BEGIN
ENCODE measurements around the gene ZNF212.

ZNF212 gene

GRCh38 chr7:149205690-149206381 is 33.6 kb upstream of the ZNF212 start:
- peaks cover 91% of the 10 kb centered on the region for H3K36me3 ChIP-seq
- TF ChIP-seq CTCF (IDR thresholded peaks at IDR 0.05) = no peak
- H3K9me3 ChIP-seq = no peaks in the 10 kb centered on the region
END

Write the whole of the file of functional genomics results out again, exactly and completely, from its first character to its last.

ENCODE measurements around the gene ZNF212.

ZNF212 gene

GRCh38 chr7:149205690-149206381 is 33.6 kb upstream of the ZNF212 start:
- peaks cover 91% of the 10 kb centered on the region for H3K36me3 ChIP-seq
- TF ChIP-seq CTCF (IDR thresholded peaks at IDR 0.05) = no peak
- H3K9me3 ChIP-seq = no peaks in the 10 kb centered on the region